Have you ever wondered, is brown sugar gluten-free? You're not alone! Find out the answer to this and more in this article all about brown sugar as it relates to the gluten-free diet and celiac disease.
Brown sugar is a staple in any gluten-free baker's kitchen. It adds great moisture and flavor to baked goods that may otherwise be lacking. If you're new to the gluten-free diet or baking gluten-free foods for someone who is, you may be wondering if your ingredients, like brown sugar, contain gluten.
Straight to the point... yes, brown sugar is gluten-free, but keep reading for a more in-depth look at this ingredient and one thing to consider in your home.
Speaking of brown sugar, check out this brown sugar syrup recipe! It's perfect for your morning coffee!
What is Brown Sugar?
Most of the brown sugar available in grocery stores is simply granulated sugar that has been mixed with molasses. Molasses adds richness, moisture, and a depth of flavor which is what makes it so tasty and delicious in baked goods.
Both granulated sugar and molasses are derived from sugar cane and are naturally gluten free. While sugar is not a health food, it is considered safe to consume on a gluten-free diet.
The only difference between light and dark brown sugar is the amount of added molasses. Light brown sugar contains 3.5 percent molasses and dark brown sugar contains 6.5 percent.
Natural brown sugar is a less processed form of brown sugar. It comes from unrefined sugar that has some residual molasses content leftover. This type of brown sugar is not as widely available.
Take a look at the list of ingredients on a bag of brown sugar and you will see the ingredients listed in one of two ways: brown sugar or sugar and molasses.
Either way, brown sugar is basically one ingredient, since both the sugar and molasses are derived from sugar cane or sugar beets without the addition of any other ingredients.
Even still, it never hurts to double-check labels to ensure companies are not adding anything else into the product.
Does Brown Sugar Contain Gluten?
Brown sugar is naturally gluten-free. It comes from sugar cane, not wheat or other gluten-containing grains. Some products may be labeled gluten-free, while others may not, but all brown sugar available in the U.S. is safe to consume on a gluten-free diet. Take a look at these popular brands:
- The Domino, C&H, and Florida Crystals brands are all owned by the same parent company, ASR Group. Their sugar products are produced in sugar mills across the country. Domino brand states none of its sugars contain gluten. Also, except for the corn starch used in powdered sugar, no ingredients other than cane sugar are used in any of their products.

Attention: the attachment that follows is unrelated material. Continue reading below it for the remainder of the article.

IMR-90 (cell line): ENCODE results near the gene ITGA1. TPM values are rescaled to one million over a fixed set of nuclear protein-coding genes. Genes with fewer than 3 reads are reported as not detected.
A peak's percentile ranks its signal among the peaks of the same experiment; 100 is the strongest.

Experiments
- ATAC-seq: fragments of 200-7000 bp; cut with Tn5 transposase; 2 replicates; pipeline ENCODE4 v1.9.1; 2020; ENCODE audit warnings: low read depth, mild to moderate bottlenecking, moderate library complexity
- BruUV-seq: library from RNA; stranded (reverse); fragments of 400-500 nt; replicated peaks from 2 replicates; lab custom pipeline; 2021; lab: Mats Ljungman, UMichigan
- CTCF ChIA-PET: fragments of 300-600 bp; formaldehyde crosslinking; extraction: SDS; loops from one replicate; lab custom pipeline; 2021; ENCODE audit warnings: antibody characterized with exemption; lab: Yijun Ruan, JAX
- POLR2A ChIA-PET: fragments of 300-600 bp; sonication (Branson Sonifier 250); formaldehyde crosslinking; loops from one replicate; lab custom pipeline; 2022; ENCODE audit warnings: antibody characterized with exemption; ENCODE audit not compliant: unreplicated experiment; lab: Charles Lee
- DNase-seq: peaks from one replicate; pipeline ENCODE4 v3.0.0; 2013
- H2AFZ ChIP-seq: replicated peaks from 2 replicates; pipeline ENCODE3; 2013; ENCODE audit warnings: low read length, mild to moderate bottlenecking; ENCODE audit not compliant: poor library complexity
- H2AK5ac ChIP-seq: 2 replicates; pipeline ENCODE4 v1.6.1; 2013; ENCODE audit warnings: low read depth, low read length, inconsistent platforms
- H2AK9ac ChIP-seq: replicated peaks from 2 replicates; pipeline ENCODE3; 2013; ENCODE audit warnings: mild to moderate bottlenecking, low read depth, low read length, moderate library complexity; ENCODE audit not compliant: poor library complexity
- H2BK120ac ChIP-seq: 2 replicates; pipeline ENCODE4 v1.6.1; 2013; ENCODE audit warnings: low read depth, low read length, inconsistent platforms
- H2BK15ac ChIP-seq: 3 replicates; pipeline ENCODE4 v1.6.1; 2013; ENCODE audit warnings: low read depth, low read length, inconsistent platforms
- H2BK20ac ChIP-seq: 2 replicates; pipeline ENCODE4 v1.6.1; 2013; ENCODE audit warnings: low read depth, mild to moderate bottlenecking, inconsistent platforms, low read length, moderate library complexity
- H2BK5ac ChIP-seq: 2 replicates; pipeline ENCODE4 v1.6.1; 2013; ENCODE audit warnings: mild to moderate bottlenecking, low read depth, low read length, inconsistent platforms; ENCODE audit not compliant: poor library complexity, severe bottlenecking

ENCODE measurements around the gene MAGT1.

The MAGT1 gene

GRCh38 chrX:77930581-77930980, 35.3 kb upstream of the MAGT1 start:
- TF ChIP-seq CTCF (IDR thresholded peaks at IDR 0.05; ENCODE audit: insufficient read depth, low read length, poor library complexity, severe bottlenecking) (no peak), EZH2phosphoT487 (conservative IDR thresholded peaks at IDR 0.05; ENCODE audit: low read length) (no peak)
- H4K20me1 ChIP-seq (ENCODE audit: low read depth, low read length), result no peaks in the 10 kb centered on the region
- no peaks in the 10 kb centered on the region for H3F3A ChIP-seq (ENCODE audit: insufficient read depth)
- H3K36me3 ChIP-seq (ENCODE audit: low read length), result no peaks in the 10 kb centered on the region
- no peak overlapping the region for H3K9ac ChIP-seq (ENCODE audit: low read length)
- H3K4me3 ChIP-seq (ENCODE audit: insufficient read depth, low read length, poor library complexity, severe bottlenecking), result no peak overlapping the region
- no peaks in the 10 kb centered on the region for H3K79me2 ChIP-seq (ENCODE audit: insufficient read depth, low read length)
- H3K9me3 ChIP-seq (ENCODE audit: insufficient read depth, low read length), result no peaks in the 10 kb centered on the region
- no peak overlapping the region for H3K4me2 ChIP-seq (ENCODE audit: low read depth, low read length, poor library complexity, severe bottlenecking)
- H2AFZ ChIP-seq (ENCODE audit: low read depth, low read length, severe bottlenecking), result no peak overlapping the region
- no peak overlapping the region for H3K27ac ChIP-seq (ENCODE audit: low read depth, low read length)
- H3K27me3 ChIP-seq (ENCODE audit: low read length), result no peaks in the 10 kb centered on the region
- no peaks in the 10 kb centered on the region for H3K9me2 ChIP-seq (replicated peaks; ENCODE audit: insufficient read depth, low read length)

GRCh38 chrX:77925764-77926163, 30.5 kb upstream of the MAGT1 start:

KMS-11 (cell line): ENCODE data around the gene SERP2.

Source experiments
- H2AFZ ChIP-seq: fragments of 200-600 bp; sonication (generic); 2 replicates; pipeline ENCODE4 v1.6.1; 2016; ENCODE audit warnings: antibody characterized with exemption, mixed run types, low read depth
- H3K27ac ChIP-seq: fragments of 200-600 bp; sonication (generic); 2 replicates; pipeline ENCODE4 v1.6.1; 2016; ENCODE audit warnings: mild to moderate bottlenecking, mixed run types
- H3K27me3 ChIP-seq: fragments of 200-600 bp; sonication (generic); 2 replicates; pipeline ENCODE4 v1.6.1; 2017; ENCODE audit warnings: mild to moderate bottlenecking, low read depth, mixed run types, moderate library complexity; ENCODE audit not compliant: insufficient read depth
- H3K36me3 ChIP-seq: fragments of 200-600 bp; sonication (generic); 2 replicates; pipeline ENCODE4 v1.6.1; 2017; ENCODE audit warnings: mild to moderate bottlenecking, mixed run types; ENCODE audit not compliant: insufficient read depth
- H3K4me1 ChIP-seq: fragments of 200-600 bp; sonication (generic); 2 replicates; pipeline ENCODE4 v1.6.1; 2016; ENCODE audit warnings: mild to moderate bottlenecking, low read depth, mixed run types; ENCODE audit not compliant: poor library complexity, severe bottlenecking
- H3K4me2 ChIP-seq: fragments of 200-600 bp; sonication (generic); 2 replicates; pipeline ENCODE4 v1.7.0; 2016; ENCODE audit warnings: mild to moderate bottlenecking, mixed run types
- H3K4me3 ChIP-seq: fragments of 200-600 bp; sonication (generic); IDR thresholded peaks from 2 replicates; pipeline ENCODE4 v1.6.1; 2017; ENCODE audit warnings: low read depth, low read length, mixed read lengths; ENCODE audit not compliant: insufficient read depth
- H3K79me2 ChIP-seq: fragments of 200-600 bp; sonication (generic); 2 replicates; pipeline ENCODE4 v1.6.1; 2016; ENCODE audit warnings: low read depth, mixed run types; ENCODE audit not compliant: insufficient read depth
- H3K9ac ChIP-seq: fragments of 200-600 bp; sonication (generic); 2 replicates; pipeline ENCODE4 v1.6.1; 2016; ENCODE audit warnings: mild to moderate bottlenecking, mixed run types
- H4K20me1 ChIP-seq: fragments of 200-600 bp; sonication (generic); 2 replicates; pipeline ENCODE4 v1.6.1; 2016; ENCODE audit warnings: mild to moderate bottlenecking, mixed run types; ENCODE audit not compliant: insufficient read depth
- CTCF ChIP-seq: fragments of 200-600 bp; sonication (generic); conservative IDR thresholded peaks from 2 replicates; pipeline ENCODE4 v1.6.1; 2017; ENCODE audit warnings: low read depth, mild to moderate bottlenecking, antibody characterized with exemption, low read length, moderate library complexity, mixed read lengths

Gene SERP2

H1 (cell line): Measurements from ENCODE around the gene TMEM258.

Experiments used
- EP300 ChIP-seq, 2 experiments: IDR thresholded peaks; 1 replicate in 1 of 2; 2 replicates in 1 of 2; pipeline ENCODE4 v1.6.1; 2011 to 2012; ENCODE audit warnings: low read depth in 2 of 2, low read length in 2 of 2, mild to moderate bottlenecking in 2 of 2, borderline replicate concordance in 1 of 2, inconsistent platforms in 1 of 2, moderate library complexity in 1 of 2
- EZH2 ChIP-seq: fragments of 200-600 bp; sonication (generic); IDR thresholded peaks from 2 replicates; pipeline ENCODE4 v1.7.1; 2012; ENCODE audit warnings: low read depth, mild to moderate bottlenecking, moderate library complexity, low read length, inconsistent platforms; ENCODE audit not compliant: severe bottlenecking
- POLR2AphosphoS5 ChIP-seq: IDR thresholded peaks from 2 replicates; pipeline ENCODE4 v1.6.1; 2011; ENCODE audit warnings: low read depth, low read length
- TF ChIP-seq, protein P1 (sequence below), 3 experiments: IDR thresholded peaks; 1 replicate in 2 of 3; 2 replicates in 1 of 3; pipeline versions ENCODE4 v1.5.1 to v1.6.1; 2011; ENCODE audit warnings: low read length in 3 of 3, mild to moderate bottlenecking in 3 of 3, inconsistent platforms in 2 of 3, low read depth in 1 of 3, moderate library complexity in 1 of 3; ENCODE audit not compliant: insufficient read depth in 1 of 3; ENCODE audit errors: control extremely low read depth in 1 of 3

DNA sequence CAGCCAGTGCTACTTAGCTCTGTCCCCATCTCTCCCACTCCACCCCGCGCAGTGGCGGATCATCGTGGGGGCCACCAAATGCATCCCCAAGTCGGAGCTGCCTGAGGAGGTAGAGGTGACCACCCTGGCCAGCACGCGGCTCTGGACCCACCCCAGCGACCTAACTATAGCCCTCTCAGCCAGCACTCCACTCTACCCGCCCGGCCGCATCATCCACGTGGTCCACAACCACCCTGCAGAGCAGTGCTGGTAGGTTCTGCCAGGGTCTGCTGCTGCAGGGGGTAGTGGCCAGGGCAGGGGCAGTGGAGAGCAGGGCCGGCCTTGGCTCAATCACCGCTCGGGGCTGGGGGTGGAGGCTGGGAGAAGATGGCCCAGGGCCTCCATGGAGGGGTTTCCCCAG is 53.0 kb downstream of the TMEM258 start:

- Great Value brown sugar is labeled gluten-free.
- Imperial Sugar also states it's products are gluten-free.
- Wholesome Sweeteners sugar is labeled gluten-free as well.
In the Home
While we have established that brown sugar is gluten-free, you should however check whether or not your specific container of brown sugar is gluten-free.
There are a couple of scenarios in which your brown sugar could have cross contact with gluten. Such as:
- Using the same scoop or measuring cup to dip into the flour bin and then into the brown sugar bin.
- Using a slice of bread in your sugar canister to keep it fresh. (P.S. Use this instead.)
If you have done either of these, your brown sugar is likely contaminated with gluten at this point and should not be used for gluten-free eaters. Make sure to discard or give away that sugar and clean the container before adding a fresh bag.
The Bottom Line
Yes, brown sugar is gluten-free. It comes from sugarcane, not wheat or other grains. That sweet ingredient is gluten-free and safe to use in your gluten-free recipes! Just double-check that your container at home has not had cross contact with flour and you're good to go!
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Disclaimer: The information in this article is the personal opinion of the author and for educational purposes only. This is not medical or nutritional advice. Please consult a doctor or medical professional before making changes to your diet or regarding any health related decisions. Ingredient information was accurate at the time of posting but should always be verified by the consumer by checking the product ingredient label for the most up to date information.